Australian termites show few clear associations with the standard categories of habitat used in the database or with other habitat categories in common use. A few species appear to be confined to rain forests; some others to spinifex grasslands; a few species extend into deep-cracking, self-mulching soils, although they are not confined to them. These associations are entered in this database after the universal descriptor "social".


Termite taxonomists designate either primary reproductives (particularly alates) or soldiers as primary types. Specimens of other castes are referred to as morphotypes—in effect, they are allotypes, and may or may not be paratypes or paralectotypes. It is also necessary to distinguish between two kinds of paratypic or paralectotypic material. The series from which the primary type was selected has greater taxonomic significance than paratypes or paralectotypes collected from other colonies, which are comparable in importance with paratypes of non-social insects.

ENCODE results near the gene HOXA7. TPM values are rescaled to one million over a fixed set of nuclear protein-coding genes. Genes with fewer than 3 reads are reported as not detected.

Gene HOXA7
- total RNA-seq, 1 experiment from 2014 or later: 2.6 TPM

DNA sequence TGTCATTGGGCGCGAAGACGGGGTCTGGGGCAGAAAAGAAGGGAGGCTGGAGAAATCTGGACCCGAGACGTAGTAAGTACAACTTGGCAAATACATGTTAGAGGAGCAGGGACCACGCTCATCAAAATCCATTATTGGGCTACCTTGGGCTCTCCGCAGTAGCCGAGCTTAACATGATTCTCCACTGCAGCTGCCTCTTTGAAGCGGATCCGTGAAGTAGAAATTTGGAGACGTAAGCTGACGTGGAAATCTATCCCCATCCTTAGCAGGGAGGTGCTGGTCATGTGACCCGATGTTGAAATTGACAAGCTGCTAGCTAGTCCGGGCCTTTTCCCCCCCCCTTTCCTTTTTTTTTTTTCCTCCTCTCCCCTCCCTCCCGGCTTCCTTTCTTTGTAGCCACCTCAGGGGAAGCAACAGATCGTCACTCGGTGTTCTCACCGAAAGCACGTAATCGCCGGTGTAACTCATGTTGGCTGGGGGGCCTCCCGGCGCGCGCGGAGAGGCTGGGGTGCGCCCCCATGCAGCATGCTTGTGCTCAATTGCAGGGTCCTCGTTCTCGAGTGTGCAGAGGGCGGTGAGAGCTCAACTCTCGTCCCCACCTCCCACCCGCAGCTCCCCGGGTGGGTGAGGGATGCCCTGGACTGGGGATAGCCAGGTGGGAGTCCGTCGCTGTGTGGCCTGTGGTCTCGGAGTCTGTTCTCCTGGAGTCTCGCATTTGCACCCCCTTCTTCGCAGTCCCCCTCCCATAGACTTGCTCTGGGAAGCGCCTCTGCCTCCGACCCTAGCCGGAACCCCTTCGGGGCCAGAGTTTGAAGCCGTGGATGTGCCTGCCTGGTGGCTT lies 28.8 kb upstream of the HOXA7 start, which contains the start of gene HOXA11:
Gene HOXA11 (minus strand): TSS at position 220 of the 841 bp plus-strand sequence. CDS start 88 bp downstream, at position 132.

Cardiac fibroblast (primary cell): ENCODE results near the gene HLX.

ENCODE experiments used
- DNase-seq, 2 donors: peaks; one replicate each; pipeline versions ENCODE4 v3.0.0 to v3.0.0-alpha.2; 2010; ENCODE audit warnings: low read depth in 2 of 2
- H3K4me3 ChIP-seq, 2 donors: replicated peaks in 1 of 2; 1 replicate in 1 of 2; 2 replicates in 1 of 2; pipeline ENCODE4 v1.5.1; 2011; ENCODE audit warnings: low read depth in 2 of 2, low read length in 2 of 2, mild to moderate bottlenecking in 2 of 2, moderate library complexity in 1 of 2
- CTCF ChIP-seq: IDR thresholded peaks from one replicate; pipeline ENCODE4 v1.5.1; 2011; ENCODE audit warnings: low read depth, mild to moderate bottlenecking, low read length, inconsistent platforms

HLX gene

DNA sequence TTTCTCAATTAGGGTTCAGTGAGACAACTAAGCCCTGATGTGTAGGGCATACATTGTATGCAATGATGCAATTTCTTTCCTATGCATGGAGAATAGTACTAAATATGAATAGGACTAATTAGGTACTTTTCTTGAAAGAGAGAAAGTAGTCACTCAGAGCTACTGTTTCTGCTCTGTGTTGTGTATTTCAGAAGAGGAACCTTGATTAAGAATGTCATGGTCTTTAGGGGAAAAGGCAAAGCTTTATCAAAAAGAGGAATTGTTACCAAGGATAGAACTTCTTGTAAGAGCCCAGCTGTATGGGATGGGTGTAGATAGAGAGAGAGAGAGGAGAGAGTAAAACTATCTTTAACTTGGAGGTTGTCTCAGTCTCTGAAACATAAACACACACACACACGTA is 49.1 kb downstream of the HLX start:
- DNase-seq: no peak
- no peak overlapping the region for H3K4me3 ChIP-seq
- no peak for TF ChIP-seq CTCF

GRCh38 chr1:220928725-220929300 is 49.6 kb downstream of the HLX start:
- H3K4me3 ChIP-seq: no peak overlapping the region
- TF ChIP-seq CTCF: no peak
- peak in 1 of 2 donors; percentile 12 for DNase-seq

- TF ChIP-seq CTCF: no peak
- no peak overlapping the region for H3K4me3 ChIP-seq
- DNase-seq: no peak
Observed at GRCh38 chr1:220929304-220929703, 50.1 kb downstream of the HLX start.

In the ANIC, the primary type and morphotypes from the same colony are kept separately from the main collection, and the primary types are numbered as part of the ANIC Type Register. In this database, the number of each primary type in the ANIC is entered as "ANIC No. …". Only paratypes and paralectotypes collected from the same colony as the primary type are documented in this work. In the case of material in the ANIC, the morphotypes are mentioned first, followed by other parts of the series from which the primary type was selected. This series is referred to as the type colony, and the reference is followed by its accession number (if any) in the ANIC Termite Collection (as "series No. 10 …"), then by the castes represented, in the order primary reproductives, neotenics, nymphs, presoldiers, soldiers and workers and eggs.

Prior to 1942, Hill rarely designated holotypes, nor did his predecessors. However, in his Monograph Hill (1942) cited individual primary types of most of the species he recognised, and gave the name of the institution in which they were lodged. He referred to most as holotypes, but some as hololectotypes, usage based on the labels placed in the type vial. All constitute lectotype designations under Art. 74(a) of the 1985 Code.


General References